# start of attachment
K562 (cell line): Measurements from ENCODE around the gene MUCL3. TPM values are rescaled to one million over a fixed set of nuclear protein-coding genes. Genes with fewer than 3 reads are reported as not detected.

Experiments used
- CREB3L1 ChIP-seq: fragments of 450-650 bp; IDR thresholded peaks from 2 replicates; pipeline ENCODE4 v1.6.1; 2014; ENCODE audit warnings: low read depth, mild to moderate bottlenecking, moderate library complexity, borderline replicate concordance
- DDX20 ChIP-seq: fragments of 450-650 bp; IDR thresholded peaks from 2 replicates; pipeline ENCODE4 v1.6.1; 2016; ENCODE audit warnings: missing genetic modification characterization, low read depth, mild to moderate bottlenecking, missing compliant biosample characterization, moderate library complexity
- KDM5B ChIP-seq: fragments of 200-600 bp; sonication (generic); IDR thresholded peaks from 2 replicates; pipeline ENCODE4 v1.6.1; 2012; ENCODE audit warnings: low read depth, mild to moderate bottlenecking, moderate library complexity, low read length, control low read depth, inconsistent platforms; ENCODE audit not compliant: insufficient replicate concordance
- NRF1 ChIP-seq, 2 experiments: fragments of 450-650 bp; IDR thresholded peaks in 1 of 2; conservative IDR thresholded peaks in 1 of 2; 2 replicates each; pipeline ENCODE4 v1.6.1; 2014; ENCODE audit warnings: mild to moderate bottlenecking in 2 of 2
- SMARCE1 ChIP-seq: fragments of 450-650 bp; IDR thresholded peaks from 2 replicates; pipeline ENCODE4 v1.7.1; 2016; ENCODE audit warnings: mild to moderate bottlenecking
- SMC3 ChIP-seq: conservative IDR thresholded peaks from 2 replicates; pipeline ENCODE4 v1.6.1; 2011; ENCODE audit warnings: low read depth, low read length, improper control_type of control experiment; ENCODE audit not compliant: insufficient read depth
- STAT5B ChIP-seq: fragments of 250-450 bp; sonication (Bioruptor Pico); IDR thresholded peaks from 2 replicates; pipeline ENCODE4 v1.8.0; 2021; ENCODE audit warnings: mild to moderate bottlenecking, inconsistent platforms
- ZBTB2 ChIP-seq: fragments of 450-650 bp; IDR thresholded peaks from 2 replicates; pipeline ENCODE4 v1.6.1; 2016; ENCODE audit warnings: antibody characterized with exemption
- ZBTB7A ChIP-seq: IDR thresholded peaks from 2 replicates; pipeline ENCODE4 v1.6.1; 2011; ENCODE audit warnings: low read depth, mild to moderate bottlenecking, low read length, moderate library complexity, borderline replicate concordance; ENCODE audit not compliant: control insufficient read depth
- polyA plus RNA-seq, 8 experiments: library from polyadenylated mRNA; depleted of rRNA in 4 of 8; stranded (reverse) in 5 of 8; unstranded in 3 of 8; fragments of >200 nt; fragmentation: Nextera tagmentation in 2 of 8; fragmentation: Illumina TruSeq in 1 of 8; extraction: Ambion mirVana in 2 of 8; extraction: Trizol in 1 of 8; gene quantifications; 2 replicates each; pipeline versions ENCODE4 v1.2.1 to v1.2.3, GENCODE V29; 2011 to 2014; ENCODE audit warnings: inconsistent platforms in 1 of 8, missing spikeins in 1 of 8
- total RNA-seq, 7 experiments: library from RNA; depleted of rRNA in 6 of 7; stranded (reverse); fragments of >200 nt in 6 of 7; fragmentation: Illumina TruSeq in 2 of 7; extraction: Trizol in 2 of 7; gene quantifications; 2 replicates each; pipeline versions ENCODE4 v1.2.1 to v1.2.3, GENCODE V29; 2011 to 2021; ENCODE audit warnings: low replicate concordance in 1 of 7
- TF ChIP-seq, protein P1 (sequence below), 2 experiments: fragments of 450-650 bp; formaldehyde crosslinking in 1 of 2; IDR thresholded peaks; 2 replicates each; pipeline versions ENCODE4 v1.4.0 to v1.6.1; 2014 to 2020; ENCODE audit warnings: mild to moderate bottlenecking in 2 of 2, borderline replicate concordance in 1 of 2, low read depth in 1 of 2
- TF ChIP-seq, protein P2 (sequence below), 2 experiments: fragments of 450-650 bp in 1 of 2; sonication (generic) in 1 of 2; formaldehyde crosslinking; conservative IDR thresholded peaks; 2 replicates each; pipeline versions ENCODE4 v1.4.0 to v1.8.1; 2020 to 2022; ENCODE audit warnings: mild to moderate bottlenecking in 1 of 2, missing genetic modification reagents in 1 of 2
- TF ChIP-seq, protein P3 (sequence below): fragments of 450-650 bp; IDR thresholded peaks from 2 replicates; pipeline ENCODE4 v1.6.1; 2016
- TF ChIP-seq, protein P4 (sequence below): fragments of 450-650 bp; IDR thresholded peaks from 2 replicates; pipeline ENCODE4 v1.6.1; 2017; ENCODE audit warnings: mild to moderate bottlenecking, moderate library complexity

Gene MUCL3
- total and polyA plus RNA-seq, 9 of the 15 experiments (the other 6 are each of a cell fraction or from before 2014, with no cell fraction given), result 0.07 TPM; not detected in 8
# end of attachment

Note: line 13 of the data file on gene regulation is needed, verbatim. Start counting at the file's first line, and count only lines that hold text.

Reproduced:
- total RNA-seq, 7 experiments: library from RNA; depleted of rRNA in 6 of 7; stranded (reverse); fragments of >200 nt in 6 of 7; fragmentation: Illumina TruSeq in 2 of 7; extraction: Trizol in 2 of 7; gene quantifications; 2 replicates each; pipeline versions ENCODE4 v1.2.1 to v1.2.3, GENCODE V29; 2011 to 2021; ENCODE audit warnings: low replicate concordance in 1 of 7